In August 2020, cybersecurity firm, Malwarebytes, released a report detailing the disruption caused by the shift to remote working. According to the report, 28% of those polled said they use personal devices for work-related activity. Additionally, 20% of those polled said remote work has led to at least one security breach. Because of this significant increase in attacks, nearly one quarter of participants and/or their employers endured unanticipated expenses to resolve the incidents4.
“To further complicate this, COVID has given attackers an extremely disruptive platform to carry out increasingly sophisticated campaigns,” said Keane. “Attackers are benefitting from changes in routines, employee disengagement, and learning curves on new tools to accommodate remote collaboration. For example, we recently saw phishing campaigns focused on changes to health insurance coverage in the middle of the pandemic as a way to get users to click on malicious links or attachments.”
According to Keane, the increase in online interaction, rather than traditional face-to-face collaboration has opened the door for more attacks.
“Without the traditional office setting and being able to directly interface with colleagues, employees are more vulnerable to these sorts of attacks than ever,” said Keane.
Organizations affiliated with the government, whether directly or contractually, are especially subject to stringent security measures. The office plays a vital role in maintaining a secure presence, both physically and virtually.
According to Audrey Russo, President and CEO of the Pittsburgh Technology Council, “Companies who have government contracts may have different levels of security requirements placed upon them. The requirements are clearly identified based upon the department contracted with and the need to ensure security practices. Each agency has specific protocols, many of which ensure that cybersecurity compliance for classified and unclassified data storage are used.”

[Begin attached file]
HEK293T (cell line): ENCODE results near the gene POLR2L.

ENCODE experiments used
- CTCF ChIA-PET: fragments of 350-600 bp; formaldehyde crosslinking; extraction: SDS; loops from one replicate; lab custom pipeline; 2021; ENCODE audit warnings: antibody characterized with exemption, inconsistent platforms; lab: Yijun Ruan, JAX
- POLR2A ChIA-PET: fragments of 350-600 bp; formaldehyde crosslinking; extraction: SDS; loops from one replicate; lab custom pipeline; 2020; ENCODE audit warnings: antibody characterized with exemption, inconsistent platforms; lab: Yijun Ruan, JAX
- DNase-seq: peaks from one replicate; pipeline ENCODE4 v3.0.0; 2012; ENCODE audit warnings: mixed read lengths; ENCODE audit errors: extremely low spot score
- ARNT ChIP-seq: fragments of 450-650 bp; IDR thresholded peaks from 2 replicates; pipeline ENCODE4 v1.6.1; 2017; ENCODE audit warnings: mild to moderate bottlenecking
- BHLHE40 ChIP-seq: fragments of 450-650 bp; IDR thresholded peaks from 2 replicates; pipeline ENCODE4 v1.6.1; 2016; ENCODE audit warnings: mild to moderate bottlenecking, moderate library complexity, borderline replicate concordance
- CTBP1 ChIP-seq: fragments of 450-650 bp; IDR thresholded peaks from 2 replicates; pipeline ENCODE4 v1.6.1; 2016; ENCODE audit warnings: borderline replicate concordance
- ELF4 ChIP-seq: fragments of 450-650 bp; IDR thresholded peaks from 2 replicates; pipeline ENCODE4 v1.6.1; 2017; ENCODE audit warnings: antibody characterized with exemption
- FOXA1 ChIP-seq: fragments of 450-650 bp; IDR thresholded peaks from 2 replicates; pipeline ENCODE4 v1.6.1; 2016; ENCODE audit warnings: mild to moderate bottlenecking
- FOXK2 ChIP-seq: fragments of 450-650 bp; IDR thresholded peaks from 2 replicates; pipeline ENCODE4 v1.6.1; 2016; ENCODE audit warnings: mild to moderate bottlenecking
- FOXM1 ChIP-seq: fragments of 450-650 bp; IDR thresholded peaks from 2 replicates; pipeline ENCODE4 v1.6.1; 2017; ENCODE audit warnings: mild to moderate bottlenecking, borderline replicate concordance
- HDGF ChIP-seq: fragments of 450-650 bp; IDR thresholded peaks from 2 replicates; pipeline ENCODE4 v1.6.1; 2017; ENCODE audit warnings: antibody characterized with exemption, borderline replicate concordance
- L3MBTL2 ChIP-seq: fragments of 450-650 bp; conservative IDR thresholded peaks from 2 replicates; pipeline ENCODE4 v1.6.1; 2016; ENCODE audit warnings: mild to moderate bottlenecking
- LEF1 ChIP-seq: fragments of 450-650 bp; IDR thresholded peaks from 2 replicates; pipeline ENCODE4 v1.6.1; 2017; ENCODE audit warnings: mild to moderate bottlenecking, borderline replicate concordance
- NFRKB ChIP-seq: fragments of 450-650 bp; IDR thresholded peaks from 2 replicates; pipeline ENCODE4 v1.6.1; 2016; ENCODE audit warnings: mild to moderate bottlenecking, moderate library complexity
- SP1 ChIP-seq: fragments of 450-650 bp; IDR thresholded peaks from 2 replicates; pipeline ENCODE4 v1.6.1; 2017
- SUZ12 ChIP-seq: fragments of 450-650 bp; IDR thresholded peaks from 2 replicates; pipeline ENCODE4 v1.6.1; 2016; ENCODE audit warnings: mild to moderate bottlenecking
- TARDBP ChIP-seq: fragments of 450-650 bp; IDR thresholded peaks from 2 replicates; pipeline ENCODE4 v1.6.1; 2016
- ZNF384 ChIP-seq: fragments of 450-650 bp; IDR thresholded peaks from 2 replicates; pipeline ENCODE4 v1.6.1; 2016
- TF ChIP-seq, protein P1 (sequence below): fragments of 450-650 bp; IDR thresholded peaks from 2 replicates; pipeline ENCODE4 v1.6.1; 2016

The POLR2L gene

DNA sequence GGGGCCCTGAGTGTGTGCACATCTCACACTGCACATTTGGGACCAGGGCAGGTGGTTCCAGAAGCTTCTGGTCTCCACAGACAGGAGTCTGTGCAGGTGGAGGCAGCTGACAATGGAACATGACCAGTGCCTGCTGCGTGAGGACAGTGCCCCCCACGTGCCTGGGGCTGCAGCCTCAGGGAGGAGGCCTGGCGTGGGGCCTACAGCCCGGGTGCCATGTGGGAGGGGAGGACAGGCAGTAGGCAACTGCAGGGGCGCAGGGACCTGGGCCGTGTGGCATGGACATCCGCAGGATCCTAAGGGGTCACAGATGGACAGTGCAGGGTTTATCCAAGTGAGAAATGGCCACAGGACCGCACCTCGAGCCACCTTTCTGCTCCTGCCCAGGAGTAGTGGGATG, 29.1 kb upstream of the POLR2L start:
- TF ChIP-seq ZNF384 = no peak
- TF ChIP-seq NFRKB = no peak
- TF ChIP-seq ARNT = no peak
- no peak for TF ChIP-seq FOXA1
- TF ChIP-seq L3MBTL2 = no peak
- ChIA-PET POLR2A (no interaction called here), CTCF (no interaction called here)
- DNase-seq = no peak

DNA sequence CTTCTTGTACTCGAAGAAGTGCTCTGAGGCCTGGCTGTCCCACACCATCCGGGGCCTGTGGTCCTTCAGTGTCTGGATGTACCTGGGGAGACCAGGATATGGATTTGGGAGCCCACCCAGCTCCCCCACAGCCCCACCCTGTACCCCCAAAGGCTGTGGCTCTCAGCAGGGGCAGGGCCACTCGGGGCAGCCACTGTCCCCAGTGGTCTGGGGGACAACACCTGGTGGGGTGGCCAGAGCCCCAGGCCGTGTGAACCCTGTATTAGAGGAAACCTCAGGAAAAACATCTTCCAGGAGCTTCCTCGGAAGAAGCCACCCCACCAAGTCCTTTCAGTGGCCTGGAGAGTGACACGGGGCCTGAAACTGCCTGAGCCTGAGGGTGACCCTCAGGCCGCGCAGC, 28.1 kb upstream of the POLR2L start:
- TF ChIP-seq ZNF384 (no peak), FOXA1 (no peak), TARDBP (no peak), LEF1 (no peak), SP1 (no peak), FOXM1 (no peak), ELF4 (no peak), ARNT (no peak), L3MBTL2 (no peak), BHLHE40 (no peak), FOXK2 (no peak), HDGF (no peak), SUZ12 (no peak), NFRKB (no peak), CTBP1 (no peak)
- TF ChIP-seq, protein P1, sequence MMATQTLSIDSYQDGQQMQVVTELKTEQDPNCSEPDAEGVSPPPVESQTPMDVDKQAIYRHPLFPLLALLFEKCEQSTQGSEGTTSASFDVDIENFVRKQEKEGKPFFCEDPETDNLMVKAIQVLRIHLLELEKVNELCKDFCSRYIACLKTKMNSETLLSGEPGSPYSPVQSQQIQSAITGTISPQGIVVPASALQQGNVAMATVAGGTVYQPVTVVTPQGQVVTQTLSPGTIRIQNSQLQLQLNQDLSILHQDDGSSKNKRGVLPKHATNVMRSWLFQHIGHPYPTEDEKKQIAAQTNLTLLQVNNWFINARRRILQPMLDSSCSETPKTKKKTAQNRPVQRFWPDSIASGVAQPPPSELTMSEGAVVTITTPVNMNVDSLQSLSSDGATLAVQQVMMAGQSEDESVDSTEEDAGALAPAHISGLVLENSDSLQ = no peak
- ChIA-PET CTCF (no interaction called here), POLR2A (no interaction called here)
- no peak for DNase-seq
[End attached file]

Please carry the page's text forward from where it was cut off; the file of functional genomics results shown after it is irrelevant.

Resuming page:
Russo further describes the importance placed on maintaining a secure workplace for those who desire to obtain government contracts. “Returning to a controlled environment, of which offices can and do comply, is critical to government awards,” said Russo. “Many of our regional companies who are especially operating in AI and robotics are awarded government contracts from all of the federal departments of our government.”
Are there any specific actions organizations can take to alleviate increased threats? Keane suggests education as being the single most effective form of defense. “Security awareness training remains a cost-efficient and effective control when faced with a remote work force. There are a number of curriculums available that help to educate employees on what to do and what not to do when they see suspicious communications,” Keane stated.
Keane further illuminates the importance of communication followed by proper protocols once a threat is suspected. “Another alternative is to create strong corporate messaging around reporting any suspected phishing or social engineering attempts – it can be as simple as a hotline or alias to empower employees to report things that seem off,” said Keane.
To summarize, remote working poses a significant threat to any organization’s security. Those companies who maintain or desire to gain contracts with government agencies (such as the Department of Defense), are required to take exceptional measures to secure their infrastructure. Maintaining updated firmware, deploying anti-virus software, and utilizing a Virtual Private Network (VPN) are great ways to combat cybercrime. Additionally, all organizations must educate their employees and implement effective means of reporting and communication. However, the strongest form of defense is a secure office environment.